While guiding guests around the bush when the “big game” is plentiful is relatively easy, as let’s face it that is what the majority of people travelling half way across the world come to see, our glorious African Elephants and Cape Buffalo, the awe inspiring predators and tall and elegant Giraffe, to name some. But sometimes no matter how hard us guides try to find these magnificent beasts, they are not always compliant, grazing or browsing within easy access just for us to see. The lion calling during breakfast urging us all to scrambled into vehicles and dashed out in search of it, has now stopped!! And we are now left driving around hoping to catch a glimpse of it.
In these situations, we have to find something else to interest the now disgruntled guests who left half their breakfast going cold on their plates back in camp as they dashed out in search of the creature calling so seductively earlier. We point out the huge Marshall Eagle wheeling about in the sky overhead as it searches for its own breakfast, or the gracefully grazing herds of Zebra and Impala, with their little ones prancing and dashing in amoungst theirs mums legs as they enjoy being alive. But these don’t do the job of placating them. And then we hit gold!!!
Driving past a huge fallen tree I spot a little brown head pop up and disappear again, then another and another. We switch off the engine and sit as still and quiet as possible, the guests not terribly sure what we have stopped for yet. Then as the silence stretches out the curiosity of the residents of the fallen log gets the best of them and one, two, three, six, ten little brown pointy faces pop out of various holes in the log. The braver of the family stick their shoulders out and finally emerge completely revealing the Dwarf Mongoose!! I have come to appreciate these little creatures, they delight even the most grumpy guests. As we sit still and as quiet as possible for a bunch of excited humans being entertained by the little brown mongooses in front of us, more and more appear until we count about 20. This is Africa’s smallest carnivore which lives in social groups in old termite mounds, fallen trees and thickets. They are strictly diurnal and start and end their day by sunbathing and socializing.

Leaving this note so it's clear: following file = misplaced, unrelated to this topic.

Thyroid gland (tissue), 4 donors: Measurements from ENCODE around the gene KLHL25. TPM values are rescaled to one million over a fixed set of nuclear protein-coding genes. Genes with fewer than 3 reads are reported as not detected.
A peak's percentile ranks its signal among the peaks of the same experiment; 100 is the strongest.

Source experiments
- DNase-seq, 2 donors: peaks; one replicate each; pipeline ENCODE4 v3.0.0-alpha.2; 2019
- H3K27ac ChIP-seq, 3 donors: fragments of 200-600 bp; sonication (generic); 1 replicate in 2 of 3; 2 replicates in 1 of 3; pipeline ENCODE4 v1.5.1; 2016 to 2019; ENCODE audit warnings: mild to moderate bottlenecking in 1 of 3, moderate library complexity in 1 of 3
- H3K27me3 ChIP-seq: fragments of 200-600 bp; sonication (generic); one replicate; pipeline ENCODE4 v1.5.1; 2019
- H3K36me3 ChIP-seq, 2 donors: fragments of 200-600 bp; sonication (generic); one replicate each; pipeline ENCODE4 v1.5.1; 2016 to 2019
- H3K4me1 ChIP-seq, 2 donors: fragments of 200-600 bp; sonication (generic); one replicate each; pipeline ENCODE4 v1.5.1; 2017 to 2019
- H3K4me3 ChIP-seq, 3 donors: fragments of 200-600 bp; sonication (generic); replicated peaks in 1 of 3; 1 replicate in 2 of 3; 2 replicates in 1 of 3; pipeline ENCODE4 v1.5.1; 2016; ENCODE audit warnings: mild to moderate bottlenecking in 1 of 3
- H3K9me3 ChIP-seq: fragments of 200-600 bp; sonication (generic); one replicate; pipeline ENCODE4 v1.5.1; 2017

They relax slightly in our presence, although there is always the look out who keeps an eye on their surroundings, ready to issue a call of warning should danger approach. They begin grooming each other and scratching the dust and mites from their coats, rubbing their long bodies along the log for a good rub. Little jaws full of sharp teeth yawn wide, while a little ‘peep peep’ is heard constantly from different members of the group. Little ones tumble around play fighting each other, and generally disturbing the adults early morning routine. Suddenly we are aware that the peeping as turned to a ‘churring’ sound and as if as one they leap of the log and move off into the grass to start the foraging for the day. They scratch around in the dirt like chickens, looking for bugs, lizards, scorpions, baby mice and anything else they might fancy. Although they search in a group, each mongoose forages for itself and will defend its tasty treasure fiercely, but all keep in contact with constant vocalization.
The pack is led by a dominant pair, they are the only members that breed, and the offspring are cooperatively looked after by the pack. The dominant female leads the pack while the dominant male is in charge of pack security. Some mongoose families have formed symbiotic relationships with birds, such as the Fork Tailed Drongo, who will act as look outs for the creatures and who are rewarded with the insects that the pack dislodge while foraging.
We sit enthralled by these little creatures, while they kick up dust, interacting with each other, the youngsters easily spotted in the pack as they seem to cause the most havoc! Slowly they disappear in to the grass and just their little peep peeps are heard until those also disappear from hearing.